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Artificial IntelligenceA worldwide overview of AI patentsand patenting by the UK AI sectorIntellectual Property Office is an operating name of the Patent Office

This report was prepared by theEconomics, Research and Evidence teamat the Intellectual Property Officeemail: 978-1-910790-61-8

ContentsExecutive summary.1Introduction.2A brief history of AI.3Worldwide patent analysis.5Data overview.5International landscape.7Geography of patent filings.8Top applicants worldwide.12Geography of applicants and inventors.13Relative Specialisation Index.14Trends in AI techniques.16The UK patent landscape.17UK applicants.17GB patents.22Industry trends.25UK ix 1. Data and methodology - patent search strategy.31Appendix 2. Data pre-processing.34Appendix 3. Dataset summary.36Appendix 4. Attribution of patents to application areas.36

Appendix 5. Attribution of patents to types of AI technique.37Appendix 6. WO and EP patent applications.38Appendix 7. Relative Specialisation Index.38Appendix 8. Extending patent coverage.39Acknowledgements.40

Artificial Intelligence – An overview of AI patenting 1Executive summaryArtificial Intelligence (AI) is growing at a great pace and is spreading across many industrysectors. AI as a concept was first coined in the 1950s and has been the basis for aplethora of science fiction novels and movies. Now, 60 years later, AI is rapidly enteringnearly every industrial sector and is increasingly embedded into modern society.The UK government is dedicated to advancing the UK’s AI sector, which is estimated1 toadd 630bn to the UK economy by 2035; AI is one of the four Grand Challenges formingthe UK government’s Industrial Strategy which aims to boost the productivity and earningpower of people across the UK, and to increase the level of investment in Research andDevelopment (R&D) from 1.7% to 2.4% of GDP by 2027.Earlier this year, the World Intellectual Property Organization (WIPO) published a reporton the technology trends in AI (WIPO, 2019)2, and this study aims to look at similar trendswith more of a focus on the UK. It provides an overview of the AI patent landscape acrossthe world and investigates the past and current trends in this rapidly advancing area oftechnology. It is one of the first to look more closely at patenting activity within the UK’sAI sector and how this compares with other countries. It provides insights into the leadingUK-based applicants in the field, the location and extent of their future markets, as well asattempting to identify specific strengths within the UK’s AI sector.The rapid growth of worldwide patenting in AI technologies over the past decade hasseen increases of over 400% in the number of published AI patent applications. The UKAI sector has seen its patenting activity more than double over the same period. Around88% of AI-related patents first filed in the UK are also protected elsewhere, and thisis in contrast with two big global players, the US and China, who have 53% and 19%respectively of patents protected in other jurisdictions. Patentees generally only take onthe additional costs and delays of extending protection to other countries if they deem itworthwhile3; the large proportion of UK patents protected elsewhere therefore reflects aperceived importance of commercialising AI-related patents internationally, which may bedriven in part by the larger markets found outside the UK.Some of the leading applicants in AI patenting worldwide include software companiessuch as IBM and Microsoft, and manufacturing and consumer electronics firms suchas Philips and Sony. UK-based applicants and inventors are ranked sixth worldwide interms of the absolute level of AI patenting activity. Interestingly, there are more US-basedapplicants filing for AI-related patents in the UK than UK-based applicants. Technologyrelated to neural networks has shown significant growth across the world over the past fiveyears. The UK in particular has seen larger proportional increases than the global trends inAI-related technologies related to transport, image processing and .uk/technologies/artificial-intelligence/WIPO, 2019 - pub 1055.pdfOECD Patent Statistics Manual, 2009, pp 71-73 - gy/oecd-patent-statistics-manual 9789264056442-en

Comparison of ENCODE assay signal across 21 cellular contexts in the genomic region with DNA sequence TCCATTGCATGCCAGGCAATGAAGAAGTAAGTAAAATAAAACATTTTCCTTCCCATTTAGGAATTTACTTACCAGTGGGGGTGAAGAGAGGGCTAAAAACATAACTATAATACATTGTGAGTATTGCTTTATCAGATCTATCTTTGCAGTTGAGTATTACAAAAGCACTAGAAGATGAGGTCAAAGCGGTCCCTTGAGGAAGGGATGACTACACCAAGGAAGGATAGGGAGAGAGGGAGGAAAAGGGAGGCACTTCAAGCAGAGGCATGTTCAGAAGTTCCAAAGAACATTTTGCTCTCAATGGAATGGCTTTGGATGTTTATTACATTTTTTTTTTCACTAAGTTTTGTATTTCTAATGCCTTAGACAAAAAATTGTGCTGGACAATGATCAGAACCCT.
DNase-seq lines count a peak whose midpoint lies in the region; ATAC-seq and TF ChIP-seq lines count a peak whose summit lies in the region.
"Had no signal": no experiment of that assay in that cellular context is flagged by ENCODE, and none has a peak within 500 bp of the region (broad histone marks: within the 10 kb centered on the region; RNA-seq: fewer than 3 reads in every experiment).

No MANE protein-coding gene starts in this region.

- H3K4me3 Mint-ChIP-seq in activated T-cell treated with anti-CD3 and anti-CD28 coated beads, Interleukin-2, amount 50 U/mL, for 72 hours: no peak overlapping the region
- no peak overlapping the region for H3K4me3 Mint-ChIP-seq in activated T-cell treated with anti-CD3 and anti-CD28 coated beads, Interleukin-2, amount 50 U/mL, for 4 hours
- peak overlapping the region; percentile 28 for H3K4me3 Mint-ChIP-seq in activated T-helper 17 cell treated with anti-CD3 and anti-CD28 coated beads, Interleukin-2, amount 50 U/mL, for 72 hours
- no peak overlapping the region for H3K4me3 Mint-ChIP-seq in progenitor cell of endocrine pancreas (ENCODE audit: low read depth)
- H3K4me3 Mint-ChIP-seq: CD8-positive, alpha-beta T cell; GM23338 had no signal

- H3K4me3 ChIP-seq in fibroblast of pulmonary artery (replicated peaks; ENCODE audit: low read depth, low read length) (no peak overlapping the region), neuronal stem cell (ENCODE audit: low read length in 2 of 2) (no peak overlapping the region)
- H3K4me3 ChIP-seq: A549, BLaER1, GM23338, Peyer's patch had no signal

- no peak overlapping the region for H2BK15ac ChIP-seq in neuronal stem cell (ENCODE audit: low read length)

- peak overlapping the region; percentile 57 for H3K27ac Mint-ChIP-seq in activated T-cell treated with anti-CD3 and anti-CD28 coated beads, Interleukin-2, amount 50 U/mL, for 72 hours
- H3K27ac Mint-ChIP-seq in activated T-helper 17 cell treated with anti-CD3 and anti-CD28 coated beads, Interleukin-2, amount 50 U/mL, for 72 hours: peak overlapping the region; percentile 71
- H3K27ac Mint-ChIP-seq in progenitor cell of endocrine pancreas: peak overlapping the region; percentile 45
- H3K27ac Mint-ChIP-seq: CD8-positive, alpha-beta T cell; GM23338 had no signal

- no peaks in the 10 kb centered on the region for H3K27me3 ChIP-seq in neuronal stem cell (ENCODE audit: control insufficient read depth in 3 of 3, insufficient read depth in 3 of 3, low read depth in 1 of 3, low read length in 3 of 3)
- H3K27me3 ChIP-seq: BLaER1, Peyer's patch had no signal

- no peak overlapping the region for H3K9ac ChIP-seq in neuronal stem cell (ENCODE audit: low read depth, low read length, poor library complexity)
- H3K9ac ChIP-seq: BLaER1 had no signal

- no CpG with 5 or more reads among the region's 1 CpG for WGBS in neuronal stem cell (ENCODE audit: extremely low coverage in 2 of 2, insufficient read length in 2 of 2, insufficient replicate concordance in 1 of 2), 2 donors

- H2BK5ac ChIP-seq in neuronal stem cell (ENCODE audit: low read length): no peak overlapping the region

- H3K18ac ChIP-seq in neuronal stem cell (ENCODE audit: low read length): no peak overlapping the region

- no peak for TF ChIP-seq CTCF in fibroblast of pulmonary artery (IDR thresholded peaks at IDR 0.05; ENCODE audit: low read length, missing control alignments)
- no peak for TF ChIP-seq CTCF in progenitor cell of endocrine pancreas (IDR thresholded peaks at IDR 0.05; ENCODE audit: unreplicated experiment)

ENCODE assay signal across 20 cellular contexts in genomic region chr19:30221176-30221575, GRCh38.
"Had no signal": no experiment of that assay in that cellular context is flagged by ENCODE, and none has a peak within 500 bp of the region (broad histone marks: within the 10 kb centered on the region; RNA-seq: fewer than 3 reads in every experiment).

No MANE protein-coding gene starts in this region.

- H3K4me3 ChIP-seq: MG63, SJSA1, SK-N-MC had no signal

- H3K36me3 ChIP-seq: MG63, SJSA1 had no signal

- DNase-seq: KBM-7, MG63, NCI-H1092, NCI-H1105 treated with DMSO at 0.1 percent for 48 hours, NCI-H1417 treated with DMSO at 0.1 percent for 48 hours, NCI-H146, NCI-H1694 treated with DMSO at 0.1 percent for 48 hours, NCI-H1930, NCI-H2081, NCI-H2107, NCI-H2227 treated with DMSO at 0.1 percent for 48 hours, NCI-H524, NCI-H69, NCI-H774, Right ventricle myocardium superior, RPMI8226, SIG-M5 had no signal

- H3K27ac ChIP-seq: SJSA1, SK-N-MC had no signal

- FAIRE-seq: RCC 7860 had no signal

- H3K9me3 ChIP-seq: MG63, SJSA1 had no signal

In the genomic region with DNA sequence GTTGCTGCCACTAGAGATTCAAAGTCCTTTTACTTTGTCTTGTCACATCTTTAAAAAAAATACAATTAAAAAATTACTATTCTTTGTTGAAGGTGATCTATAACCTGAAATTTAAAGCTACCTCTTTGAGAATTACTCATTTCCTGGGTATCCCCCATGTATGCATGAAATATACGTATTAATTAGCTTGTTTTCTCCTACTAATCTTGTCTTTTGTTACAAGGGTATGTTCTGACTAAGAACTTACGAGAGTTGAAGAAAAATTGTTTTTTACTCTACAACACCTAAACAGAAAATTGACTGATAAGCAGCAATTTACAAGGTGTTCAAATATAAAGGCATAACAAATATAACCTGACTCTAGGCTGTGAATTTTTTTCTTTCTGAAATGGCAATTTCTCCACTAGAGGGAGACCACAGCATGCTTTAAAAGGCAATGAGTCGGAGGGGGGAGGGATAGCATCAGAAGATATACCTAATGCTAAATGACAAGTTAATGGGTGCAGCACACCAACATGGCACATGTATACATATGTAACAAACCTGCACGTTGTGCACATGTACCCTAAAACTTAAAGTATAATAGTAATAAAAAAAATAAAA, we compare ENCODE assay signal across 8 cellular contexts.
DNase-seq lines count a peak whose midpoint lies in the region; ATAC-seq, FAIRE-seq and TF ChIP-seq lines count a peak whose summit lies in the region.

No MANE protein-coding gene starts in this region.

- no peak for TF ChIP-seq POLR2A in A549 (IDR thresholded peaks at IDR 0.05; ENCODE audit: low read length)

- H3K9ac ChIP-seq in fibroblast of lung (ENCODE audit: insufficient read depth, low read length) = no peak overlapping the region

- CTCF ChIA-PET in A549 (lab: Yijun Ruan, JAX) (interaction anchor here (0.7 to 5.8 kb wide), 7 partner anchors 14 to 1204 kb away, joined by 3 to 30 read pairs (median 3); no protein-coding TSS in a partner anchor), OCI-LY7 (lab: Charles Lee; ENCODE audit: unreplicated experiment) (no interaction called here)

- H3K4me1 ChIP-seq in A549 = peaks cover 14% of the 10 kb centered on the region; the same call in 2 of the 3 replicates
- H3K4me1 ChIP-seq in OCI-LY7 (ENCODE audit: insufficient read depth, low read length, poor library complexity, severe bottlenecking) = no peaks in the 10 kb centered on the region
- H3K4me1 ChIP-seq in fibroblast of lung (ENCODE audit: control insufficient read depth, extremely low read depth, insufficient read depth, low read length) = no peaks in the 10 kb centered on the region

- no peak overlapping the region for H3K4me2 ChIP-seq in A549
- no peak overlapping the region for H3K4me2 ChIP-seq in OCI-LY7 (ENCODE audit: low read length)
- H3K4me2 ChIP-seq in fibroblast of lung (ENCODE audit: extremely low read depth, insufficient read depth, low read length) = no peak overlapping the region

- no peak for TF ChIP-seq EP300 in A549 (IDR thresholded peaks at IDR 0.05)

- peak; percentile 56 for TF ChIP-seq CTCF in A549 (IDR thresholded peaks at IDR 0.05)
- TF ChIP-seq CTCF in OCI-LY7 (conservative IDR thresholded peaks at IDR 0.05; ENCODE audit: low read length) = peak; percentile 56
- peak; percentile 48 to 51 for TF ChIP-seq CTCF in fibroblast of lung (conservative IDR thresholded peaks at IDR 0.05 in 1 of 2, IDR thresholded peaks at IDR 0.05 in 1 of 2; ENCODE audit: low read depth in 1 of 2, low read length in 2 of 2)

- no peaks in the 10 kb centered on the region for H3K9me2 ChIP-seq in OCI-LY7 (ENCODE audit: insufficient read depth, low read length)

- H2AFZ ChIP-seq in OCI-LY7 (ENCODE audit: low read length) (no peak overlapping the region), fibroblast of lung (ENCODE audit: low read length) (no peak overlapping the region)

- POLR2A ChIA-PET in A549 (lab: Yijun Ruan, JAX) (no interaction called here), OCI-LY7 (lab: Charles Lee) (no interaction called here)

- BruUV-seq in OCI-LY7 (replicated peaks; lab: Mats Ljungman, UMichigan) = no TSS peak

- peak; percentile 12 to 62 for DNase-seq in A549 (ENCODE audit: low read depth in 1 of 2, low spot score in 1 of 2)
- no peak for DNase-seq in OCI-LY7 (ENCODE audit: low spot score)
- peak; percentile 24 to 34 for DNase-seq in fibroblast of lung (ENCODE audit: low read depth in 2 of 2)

2 Artificial Intelligence – An overview of AI patentingIntroductionThe term ‘Artificial Intelligence’ (AI) refers to those computer systems capable ofperforming tasks that would normally require some intelligence if done by humans. Weinteract with AI systems on a regular basis, for example in transport, e-mail, banking andsocial networking, and AI is fast becoming embedded into our everyday lives.The UK government is committed to boosting the UK’s emerging AI sector4,5. In 2017,an independent review of the AI industry in the UK was carried out by Professor DameWendy Hall and Dr. Jérôme Pesenti6. The review recommended a number of ways toboost the UK’s emerging AI sector at home and internationally. In response to theserecommendations, the UK government published a Sector Deal7 that sets out a number ofcommitments from government and industry.From an intellectual property (IP) perspective, this report follows on from the efforts ofWIPO8 earlier this year and provides an overview of the AI sector through a patent-focusedlens, looking at differences across countries and concentrating on the industries in the UKthat use this patented AI technology.Glass.ai9 is a UK technology company that provided a list of AI companies that areactive in the field by analysing the public content of their websites. A number of UK AIcompanies were selected from the results to form case studies for this report.Not all companies from the results are found in the patent dataset because thecomputational and mathematical nature of AI means it can fall within fields that are legallyexcluded from patentability, and this varies by jurisdiction. This may encourage opensource development or non-patent ntelligence-sector-dealHall, W and Pesenti, J - ‘Growing the Artificial Intelligence Industry in the UK’, 2017 nt/edocs/pubdocs/en/wipo pub id 3233463 for a review by the NationalEndowment for Science, Technology and the Arts (NESTA) mapping the development of AI general purposetechnology